The Riddle of the Universe at the Close of the Nineteenth Century
DescriptionOriginally trained as a physician, the biologist and thinker Ernst Haeckel (1834 1919), was an evolutionist who remained sceptical of natural selection. This book, which first appeared in German in 1899, sold 10,000 copies in its first few months and was published in an English translation the following year. In the preface, Haeckel applauds the technological progress of the nineteenth century, but bemoans the lack of communication between empirical scientists and abstract philosophers in the search for truth. The book carefully outlines Haeckel's monistic philosophy and ethics, which he sees as the key to human progress. Its twenty chapters cover anthropology, psychology, cosmology and theology, ranging from the embryology of the soul to a debate on Christianity and science. Haeckel's philosophy attracted a sizeable following for several decades, and it remains of interest to historians working on the reception of Darwinism as well as on its appropriation into Nazi ideology."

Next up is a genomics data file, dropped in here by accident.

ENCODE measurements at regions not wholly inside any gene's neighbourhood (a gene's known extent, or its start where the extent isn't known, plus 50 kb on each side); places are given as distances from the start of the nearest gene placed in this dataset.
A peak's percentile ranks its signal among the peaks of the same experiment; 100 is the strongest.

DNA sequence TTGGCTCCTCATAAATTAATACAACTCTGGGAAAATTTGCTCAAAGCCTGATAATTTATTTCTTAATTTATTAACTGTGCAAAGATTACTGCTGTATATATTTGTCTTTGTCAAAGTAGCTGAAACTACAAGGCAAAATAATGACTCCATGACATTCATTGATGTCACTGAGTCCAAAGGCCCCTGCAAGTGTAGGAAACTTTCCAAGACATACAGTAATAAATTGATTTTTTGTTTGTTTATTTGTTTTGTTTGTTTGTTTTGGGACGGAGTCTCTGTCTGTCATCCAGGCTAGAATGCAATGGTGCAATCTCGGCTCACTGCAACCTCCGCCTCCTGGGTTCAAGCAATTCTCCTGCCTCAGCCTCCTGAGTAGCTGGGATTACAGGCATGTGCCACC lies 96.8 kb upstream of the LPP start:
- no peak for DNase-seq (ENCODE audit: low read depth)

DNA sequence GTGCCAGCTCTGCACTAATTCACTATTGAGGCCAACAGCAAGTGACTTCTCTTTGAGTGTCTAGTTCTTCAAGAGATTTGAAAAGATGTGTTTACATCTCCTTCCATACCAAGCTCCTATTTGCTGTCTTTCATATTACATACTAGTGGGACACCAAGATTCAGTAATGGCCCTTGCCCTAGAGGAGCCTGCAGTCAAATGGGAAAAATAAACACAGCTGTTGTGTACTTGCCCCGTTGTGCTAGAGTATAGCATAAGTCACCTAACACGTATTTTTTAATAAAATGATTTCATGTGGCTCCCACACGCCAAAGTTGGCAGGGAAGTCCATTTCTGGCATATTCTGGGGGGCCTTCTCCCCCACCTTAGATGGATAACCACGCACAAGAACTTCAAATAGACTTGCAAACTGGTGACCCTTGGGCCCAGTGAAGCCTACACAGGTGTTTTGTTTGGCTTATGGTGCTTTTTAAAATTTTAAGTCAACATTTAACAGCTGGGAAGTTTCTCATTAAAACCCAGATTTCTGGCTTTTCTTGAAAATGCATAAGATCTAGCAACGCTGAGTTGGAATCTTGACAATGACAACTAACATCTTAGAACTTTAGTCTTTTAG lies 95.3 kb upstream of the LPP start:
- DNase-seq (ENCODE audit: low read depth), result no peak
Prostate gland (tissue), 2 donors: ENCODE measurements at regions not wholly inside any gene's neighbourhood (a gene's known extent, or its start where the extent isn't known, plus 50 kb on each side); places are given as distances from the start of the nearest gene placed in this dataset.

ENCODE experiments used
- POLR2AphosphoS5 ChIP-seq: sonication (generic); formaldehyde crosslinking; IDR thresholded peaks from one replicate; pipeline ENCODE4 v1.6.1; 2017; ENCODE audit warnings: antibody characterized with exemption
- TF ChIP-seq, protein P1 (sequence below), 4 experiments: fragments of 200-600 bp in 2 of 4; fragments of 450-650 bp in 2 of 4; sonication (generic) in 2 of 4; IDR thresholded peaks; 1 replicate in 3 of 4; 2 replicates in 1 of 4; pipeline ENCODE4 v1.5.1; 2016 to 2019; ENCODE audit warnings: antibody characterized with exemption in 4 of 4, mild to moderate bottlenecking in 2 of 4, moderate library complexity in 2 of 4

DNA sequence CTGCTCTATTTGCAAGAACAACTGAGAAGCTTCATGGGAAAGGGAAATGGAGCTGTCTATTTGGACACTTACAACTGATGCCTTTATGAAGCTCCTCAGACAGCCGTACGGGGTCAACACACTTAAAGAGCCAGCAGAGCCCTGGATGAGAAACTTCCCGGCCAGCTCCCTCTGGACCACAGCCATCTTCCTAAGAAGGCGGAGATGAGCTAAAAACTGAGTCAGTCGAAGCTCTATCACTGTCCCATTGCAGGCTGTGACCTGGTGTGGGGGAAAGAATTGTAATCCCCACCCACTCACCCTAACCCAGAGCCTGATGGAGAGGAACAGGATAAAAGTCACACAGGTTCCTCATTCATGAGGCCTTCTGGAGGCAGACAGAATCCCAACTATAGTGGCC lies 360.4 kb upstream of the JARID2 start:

Cambridge University Press
July 20, 2009
5.5 X 0.93 X 8.5 inches | 1.17 pounds
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